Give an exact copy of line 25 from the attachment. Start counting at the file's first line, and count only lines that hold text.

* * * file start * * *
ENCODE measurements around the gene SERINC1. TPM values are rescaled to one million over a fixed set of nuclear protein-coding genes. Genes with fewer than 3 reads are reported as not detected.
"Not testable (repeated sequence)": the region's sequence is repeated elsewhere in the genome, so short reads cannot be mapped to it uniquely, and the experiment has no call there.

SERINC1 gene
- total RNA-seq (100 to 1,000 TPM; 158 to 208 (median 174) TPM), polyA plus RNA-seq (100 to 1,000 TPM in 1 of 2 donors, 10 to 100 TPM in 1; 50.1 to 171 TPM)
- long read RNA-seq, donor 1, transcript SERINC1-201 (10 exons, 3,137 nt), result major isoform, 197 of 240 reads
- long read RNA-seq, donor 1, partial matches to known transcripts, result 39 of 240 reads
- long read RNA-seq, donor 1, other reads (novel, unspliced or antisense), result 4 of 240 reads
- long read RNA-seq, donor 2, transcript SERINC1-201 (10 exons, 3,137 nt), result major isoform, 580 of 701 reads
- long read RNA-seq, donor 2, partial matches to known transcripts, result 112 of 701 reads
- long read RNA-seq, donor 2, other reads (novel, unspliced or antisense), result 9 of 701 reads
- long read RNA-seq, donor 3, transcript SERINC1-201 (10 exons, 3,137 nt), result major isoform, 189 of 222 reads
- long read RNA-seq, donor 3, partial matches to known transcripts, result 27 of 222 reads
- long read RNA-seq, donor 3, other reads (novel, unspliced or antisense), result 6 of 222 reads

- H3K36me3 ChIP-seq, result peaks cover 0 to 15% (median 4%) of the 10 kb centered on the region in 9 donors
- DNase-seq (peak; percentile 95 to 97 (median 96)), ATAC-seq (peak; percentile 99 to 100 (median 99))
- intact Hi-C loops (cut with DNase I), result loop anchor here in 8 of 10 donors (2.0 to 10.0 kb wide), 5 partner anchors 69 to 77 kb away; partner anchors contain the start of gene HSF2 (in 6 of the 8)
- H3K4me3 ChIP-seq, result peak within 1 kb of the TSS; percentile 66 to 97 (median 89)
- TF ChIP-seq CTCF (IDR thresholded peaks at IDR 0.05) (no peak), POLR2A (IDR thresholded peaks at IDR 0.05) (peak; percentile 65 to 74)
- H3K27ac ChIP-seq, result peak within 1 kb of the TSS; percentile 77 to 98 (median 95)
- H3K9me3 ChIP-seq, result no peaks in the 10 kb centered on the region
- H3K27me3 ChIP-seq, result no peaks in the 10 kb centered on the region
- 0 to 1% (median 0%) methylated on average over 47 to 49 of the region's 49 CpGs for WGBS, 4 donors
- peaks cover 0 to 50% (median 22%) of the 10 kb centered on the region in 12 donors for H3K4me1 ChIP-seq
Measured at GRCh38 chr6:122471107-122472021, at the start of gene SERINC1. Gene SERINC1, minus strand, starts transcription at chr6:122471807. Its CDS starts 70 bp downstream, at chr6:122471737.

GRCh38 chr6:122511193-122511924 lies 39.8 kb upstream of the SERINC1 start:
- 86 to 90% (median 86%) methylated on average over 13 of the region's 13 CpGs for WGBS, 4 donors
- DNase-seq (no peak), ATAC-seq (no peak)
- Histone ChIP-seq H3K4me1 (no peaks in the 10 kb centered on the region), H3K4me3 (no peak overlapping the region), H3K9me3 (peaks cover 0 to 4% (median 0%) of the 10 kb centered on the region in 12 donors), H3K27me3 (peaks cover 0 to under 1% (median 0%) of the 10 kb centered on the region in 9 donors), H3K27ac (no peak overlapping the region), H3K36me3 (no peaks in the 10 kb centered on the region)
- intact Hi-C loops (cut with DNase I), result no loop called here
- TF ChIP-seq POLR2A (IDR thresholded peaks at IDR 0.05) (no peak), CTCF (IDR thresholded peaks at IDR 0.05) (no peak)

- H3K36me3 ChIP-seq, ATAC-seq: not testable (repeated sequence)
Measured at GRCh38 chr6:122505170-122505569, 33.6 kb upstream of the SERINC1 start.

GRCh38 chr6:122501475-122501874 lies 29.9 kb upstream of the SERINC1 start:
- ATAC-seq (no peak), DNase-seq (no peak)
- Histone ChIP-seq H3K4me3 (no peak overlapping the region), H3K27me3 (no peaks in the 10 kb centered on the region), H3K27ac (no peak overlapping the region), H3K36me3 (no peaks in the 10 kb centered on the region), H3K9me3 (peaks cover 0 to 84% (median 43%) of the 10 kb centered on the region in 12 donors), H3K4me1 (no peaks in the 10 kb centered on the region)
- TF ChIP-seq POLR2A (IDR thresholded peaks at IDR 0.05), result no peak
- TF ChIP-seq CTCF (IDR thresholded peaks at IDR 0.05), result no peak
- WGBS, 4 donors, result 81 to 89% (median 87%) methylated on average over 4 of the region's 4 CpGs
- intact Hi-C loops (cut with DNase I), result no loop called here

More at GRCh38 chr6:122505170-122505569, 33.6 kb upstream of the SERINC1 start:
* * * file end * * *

GRCh38 chr6:122511193-122511924 lies 39.8 kb upstream of the SERINC1 start: